To be eligible to sponsor your spouse, partner, or child, you must be at least 18 years or older. The first step you should take is to look up the definition of spouse, partner, and child in the IRPA regulation. This should give you an idea of who is considered spouse, partner, or child under Canadian Immigration Law. It is extremely important to meet the definition of family class, as this can present many issues during the application process. A further requirement is that you must be either a Canadian Citizen, a Permanent Resident of Canada, or you must be registered under the Indian Act. Please note that if you are a Canadian Citizen living outside of Canada, you must be able to demonstrate that you will be living in Canada when the family members you sponsor become Permanent Residents. Furthermore, the Government of Canada requires you to prove that you are not receiving any sort of Social Assistance in Canada. There is an exception to this rule, and this is receiving disability benefits. You can still sponsor your spouse, partner, or child if you are receiving disability benefits. As a sponsor, you are required by the Government of Canada to fulfill the basic needs of those members of your family whom you choose to sponsor. Most of the time, there is no income requirement for you to sponsor your spouse, partner, or dependent child. You will however need to show your income if you are sponsoring your dependent child that has dependent children or if you are sponsoring a spouse or partner with dependent children who has dependent children of their own. You will need to refer to the Low-Income Cut-Off (LICO) table to determine the minimum amount of income you need to be making for sponsorship purposes. Below is the LICO chat for 2021 which applies to all provinces other than Quebec:
Size of Family Unit
Minimum Necessary Income
For each additional person
It is important to remember that sponsorship applications differ slightly in Quebec. As a brief note, if you are applying for sponsorship in Quebec, you must sign an undertaking to provide financial support to your family members who you have chosen to sponsor starting when they become permanent residents. By signing the undertaking, you are also required to pay back any social assistance provided that your sponsored family members received by the province.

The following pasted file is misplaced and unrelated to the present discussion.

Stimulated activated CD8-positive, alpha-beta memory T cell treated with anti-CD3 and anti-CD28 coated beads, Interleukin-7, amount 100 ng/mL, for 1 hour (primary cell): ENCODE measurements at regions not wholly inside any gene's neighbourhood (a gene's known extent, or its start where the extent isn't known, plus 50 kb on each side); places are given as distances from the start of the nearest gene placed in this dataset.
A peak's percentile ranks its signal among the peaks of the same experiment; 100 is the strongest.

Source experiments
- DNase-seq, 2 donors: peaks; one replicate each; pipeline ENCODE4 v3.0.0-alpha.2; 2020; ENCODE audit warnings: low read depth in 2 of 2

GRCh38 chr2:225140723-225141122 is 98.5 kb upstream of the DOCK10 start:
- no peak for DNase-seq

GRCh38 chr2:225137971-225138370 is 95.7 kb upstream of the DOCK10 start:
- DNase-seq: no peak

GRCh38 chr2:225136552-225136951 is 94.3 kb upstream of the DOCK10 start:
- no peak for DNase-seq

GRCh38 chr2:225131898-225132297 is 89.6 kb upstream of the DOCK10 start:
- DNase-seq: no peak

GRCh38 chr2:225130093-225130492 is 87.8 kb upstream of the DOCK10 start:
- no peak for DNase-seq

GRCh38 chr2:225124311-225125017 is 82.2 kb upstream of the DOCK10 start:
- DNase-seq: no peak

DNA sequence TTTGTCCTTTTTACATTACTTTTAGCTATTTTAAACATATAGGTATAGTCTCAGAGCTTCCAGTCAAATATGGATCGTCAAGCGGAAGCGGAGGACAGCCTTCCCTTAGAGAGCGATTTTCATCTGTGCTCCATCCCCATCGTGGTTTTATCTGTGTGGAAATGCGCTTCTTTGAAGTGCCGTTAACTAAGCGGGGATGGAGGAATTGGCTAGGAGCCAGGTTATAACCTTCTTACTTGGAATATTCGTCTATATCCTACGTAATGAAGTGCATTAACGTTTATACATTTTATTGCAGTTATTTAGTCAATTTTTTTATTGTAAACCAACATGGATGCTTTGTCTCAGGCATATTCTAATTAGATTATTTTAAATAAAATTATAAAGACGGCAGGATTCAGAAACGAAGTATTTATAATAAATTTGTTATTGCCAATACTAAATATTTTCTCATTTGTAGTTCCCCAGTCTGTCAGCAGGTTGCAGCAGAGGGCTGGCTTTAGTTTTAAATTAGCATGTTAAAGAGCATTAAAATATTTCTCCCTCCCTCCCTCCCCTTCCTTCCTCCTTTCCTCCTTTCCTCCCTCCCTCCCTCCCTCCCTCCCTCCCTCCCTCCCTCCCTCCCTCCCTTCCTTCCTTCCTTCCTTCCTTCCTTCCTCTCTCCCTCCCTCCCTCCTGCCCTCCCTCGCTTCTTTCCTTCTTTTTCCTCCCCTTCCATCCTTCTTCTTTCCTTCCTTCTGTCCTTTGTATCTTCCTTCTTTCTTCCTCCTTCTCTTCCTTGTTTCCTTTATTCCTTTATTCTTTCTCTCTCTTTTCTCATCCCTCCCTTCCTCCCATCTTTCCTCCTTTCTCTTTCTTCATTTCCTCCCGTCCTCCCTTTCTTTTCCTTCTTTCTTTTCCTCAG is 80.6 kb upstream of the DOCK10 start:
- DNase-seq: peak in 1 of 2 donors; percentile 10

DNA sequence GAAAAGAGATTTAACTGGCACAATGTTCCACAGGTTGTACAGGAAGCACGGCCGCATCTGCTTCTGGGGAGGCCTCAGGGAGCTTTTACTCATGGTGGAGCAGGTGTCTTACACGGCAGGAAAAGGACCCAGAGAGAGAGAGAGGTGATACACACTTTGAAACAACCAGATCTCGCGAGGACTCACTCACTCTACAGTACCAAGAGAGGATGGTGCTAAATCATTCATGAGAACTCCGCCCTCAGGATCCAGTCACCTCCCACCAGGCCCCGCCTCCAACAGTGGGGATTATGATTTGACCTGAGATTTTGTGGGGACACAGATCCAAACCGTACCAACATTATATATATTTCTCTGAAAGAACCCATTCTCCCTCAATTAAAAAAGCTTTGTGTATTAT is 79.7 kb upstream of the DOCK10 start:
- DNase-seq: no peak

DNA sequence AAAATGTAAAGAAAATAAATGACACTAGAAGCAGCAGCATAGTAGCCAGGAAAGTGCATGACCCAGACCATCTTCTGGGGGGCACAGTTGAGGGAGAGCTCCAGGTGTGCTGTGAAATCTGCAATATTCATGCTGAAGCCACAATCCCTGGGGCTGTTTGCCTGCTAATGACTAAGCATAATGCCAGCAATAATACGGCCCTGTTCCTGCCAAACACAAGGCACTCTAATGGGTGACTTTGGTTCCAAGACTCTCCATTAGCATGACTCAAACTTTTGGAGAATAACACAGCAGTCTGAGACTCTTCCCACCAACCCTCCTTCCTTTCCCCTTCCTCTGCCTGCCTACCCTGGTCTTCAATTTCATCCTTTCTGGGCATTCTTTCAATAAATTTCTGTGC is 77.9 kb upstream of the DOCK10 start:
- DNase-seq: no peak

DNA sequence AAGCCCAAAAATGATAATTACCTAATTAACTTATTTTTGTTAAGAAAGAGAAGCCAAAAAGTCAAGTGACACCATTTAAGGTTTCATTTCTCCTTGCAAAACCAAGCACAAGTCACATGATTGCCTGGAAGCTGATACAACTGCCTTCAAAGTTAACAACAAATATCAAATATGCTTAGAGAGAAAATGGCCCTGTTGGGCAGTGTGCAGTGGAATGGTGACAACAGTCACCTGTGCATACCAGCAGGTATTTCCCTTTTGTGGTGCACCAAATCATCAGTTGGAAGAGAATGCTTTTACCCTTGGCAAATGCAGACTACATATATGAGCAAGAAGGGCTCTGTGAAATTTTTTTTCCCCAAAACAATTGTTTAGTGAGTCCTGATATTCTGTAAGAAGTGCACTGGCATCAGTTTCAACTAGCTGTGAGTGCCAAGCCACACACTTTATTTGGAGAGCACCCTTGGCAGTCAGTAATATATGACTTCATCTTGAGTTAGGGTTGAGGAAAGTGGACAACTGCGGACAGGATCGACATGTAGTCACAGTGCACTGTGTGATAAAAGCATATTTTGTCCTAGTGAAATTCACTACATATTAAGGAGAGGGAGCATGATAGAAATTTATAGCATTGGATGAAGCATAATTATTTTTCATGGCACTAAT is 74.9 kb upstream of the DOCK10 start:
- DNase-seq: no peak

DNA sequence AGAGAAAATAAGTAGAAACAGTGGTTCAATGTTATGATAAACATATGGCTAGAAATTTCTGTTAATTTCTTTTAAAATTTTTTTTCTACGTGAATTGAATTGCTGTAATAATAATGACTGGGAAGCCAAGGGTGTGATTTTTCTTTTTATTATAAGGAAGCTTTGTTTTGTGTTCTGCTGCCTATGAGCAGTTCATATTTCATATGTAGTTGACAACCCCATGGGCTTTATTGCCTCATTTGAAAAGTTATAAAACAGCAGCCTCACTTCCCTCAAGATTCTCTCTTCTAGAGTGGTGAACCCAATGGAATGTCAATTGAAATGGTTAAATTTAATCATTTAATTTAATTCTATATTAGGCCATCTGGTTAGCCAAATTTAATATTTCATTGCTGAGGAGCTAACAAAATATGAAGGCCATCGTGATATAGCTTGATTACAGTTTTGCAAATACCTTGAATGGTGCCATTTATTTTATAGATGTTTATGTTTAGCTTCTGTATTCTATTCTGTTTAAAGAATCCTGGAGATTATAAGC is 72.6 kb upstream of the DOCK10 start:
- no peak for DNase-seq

Who Else Can I Sponsor?
Who you can sponsor depends on the relationship you have with the person you intend to sponsor. The Government of Canada website outlines who you can sponsor and who counts as your family members under the family class. Like the sponsorships discussed above, you must be at least 18 years old, be a Canadian Citizen or a Permanent Resident, or be registered under the Canadian Indian Act. Apart from your spouse or dependent child, you can also sponsor your parents and grandparents. You may also sponsor your adopted child and sponsor other relatives. It is important to understand who qualifies as your relatives. According to the IRCC, a relative eligible for sponsorship include an orphaned brother or sister, nephew or niece, or grandchild. It is important that they be related to you by blood or adopted. They must also be under the age of 18 and are not married or in a common-law relationship. You may not sponsor your orphaned brother, sister, nephew, niece, or grandchild if one of their parents is alive, they were abandoned by their parents, their parent is incarcerated, and if they are being taken care of by someone else other than their parents who are still alive. You may also sponsor a relative who is related to you by blood or adoption of any age if you don’t have a living relative you could sponsor, such as spouse, parent, grandparent, orphaned siblings, orphaned nephew or niece, or an orphaned grandchild. The purpose of this exception is to reunite families and ensure newcomers are not alone in Canada and have support.